Canadian Red Cross says #BeReady…what you need to know

There are many communities that are or soon will be seeing the impact of flooding. Do yourself a favour and take a look at this great piece from the Canadian Red Cross to help yourself be ready and be prepared.


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Making a Difference

Something really interesting happened on Twitter on April 15th, 2014 at 7:00pm. It had nothing to do with bombs, airplanes or Miley Cyrus (although all those things did trend on April 15th). This was different. A refreshing difference. A Twitter Chat happened that was unlike any other.

In Toronto, Canada, the police division in the city’s northwest corner held the #Div23Police chat. 23 Division is the unit responsible for policing that part of the city and within its boundaries is a small area that has a large Somalian population. This area has made headlines in recent years for crime, arrests, shootings and other such violence. So much so that concerted efforts were put together to help rid the community of crime and the criminals there.

By most accounts, the crack down has been a great success allowing a community a better sense of safety and freedom. But, a void was naturally created that needed to be filled with good, or the bad would easily return.

Enter something unique…Toronto Police entered with a unit designed to provide a bridge and outreach to the community. The 23 Division Somali Liaison Unit was formed and took up residence in the area. The perfect police and community bridge.

Tonight, that unit took to Twitter with their official account and reached out directly to the community. Now police doing Twitter Chats is nothing new. Often times it’s in the form of a virtual ride along or a series of broadcasts aimed at their entire population, but this was done for a very small area of a very big city.

10 Questions

The Unit posed 10 questions to the community all that had relevance to it and asked for their feedback in a survey.

If you compare each of those tweets to be a clock face, with each representing a number you get to 11 o’clock…almost a perfect circle. There is just one thing missing from completing the 12 hour rotation…later for that.

I’ve seen plenty of lip service and fluff by agencies all over North America in terms of “connecting with the community” and being available.  This folks is the real deal. The men and women in the Unit are boots on the ground. They are in the community, working with the community and being part of something great. There is no lip service here. When I saw the questions being posed I knew that the officers really want to know the answers. They will truly take them to heart and do what is in their power to help this community.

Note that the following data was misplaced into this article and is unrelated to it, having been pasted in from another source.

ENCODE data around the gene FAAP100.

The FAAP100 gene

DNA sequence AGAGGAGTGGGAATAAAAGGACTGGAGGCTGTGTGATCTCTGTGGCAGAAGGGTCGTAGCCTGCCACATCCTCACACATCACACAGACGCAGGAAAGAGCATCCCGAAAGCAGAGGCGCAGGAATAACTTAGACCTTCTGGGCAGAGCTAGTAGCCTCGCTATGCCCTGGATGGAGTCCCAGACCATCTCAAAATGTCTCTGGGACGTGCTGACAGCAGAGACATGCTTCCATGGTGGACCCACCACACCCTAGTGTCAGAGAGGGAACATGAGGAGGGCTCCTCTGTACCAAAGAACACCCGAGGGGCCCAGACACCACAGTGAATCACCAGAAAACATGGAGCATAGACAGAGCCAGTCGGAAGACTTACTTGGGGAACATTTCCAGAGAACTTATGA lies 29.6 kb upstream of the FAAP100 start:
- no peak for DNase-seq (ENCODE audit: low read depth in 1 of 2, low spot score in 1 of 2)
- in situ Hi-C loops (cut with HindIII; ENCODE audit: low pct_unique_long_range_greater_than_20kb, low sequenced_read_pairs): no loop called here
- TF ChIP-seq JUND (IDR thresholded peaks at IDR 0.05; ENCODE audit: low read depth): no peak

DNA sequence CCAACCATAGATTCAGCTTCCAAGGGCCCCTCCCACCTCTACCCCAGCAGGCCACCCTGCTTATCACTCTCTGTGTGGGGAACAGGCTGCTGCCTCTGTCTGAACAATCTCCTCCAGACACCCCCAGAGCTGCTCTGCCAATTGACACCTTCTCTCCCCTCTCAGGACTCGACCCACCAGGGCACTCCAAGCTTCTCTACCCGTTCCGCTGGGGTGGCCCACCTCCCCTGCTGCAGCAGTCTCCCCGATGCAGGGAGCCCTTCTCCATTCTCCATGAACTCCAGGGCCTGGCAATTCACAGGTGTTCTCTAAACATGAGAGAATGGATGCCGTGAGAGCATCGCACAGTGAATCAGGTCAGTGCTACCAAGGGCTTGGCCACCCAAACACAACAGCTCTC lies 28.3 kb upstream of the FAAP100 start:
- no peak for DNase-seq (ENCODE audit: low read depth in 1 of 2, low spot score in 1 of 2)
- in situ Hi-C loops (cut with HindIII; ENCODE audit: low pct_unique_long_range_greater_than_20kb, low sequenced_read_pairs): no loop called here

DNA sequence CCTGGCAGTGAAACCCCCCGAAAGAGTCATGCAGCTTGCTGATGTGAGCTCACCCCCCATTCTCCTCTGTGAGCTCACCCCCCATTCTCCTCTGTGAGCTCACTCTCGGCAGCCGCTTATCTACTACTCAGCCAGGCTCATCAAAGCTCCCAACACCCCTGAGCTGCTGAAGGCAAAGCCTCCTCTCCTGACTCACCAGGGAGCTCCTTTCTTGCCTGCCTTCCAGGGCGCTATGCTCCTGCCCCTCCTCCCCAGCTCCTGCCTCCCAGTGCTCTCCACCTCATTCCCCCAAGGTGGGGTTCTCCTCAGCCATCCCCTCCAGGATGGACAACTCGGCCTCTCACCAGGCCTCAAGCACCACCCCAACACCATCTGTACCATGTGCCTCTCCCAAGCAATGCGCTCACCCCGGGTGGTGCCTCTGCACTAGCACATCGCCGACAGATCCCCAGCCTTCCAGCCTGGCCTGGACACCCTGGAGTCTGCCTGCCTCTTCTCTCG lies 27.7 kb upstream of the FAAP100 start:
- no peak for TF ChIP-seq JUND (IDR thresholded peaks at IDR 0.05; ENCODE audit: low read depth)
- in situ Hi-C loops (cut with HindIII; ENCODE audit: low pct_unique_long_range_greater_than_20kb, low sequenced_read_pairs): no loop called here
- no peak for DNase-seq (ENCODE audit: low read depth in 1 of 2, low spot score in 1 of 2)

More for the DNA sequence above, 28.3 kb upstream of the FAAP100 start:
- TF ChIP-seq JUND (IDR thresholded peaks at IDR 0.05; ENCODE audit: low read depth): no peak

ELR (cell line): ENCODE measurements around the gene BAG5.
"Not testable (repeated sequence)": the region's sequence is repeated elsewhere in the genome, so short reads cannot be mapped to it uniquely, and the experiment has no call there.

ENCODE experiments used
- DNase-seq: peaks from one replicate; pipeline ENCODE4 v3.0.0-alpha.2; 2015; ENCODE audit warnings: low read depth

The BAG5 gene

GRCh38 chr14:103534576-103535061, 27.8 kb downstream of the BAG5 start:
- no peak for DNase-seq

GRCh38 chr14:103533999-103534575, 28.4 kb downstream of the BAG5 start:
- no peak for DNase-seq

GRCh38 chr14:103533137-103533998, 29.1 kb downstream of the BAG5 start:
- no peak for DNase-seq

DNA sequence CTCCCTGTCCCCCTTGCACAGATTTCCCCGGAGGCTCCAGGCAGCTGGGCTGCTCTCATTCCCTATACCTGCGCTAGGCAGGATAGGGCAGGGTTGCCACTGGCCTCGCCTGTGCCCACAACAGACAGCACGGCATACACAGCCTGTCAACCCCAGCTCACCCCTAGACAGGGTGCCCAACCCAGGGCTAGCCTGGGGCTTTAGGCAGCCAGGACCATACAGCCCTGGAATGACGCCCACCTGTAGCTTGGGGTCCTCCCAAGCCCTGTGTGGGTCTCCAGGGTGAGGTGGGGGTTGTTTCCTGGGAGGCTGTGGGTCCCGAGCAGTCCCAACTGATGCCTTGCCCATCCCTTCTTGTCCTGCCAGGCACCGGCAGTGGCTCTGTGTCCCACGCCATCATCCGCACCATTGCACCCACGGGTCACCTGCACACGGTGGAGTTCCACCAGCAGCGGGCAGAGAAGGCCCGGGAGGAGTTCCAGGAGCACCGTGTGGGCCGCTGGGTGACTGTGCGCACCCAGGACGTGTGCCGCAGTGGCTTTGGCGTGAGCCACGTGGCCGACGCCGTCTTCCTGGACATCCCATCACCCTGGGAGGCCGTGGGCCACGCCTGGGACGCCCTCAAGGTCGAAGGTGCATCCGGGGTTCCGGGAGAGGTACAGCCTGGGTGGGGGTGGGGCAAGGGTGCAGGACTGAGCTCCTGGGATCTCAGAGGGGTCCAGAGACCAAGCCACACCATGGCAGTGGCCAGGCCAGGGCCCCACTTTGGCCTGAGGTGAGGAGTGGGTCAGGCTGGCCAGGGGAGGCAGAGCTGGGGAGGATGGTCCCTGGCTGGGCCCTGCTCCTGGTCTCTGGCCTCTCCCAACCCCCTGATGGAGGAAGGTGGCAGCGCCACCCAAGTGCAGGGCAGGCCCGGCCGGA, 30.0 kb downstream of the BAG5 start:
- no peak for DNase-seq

The Community

The police weren’t the only ones talking. The community was there as well.

Was this the biggest Twitter Chat? Not at all, but it was a first for this Unit and it was aimed at a small target audience. It was robust enough and did attract some attention so it was certainly a win.

2 Things

Two things every chat like this done by police really needs to include are:

  1. A reason
  2. Engagement

This chat had both. It is clear by the questions that the chats reason for happening was to gauge the communities feeling of the efforts the unit has undertaken and also to know how they are doing. There was engagement so it showed that the officers weren’t just throwing it all out there…they cared about the response give.  This chat also had a big bonus…the survey that was put out. That blew me away. They took the chat to a third level. They are literally giving every possible way for the community to give feedback.

12 O’Clock

I mentioned earlier that the unit needs to do one more thing to close the circle and let the clock strike 12.


They asked the community to do something. They gave a call to action. What they do with that CTA determines the closure. In my opinion, they need to go right back to the community and say thanks you showing the results of the survey and any action plan that is derived from the survey. That will bring them full circle.

Having said that; there is no doubt in my mind that the brain trust behind this has already thought about that it’s already in place to do just that.

Gold Question

Take a look back at one particular question. This is the highlight question for me and the one that can have the most significant impact on everything moving forward.

It does matter what crime statistics say or what data analysis reveals or what the officers themselves think. Perception is reality to this community. It might not be factual or even rational, but to the community their perception is EVERYTHING. The answers that come from this one question can make or break any initiative. If the perception is not addressed then the reality will never be seen.

That is a question that more police agencies and departments really need to address more. How does your community perceive something? Ask it. Listen to the answers. Address the perception to reveal the reality.

Well done @D23SomaliUnit.




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“Social Media is Tricky” ~ James Franco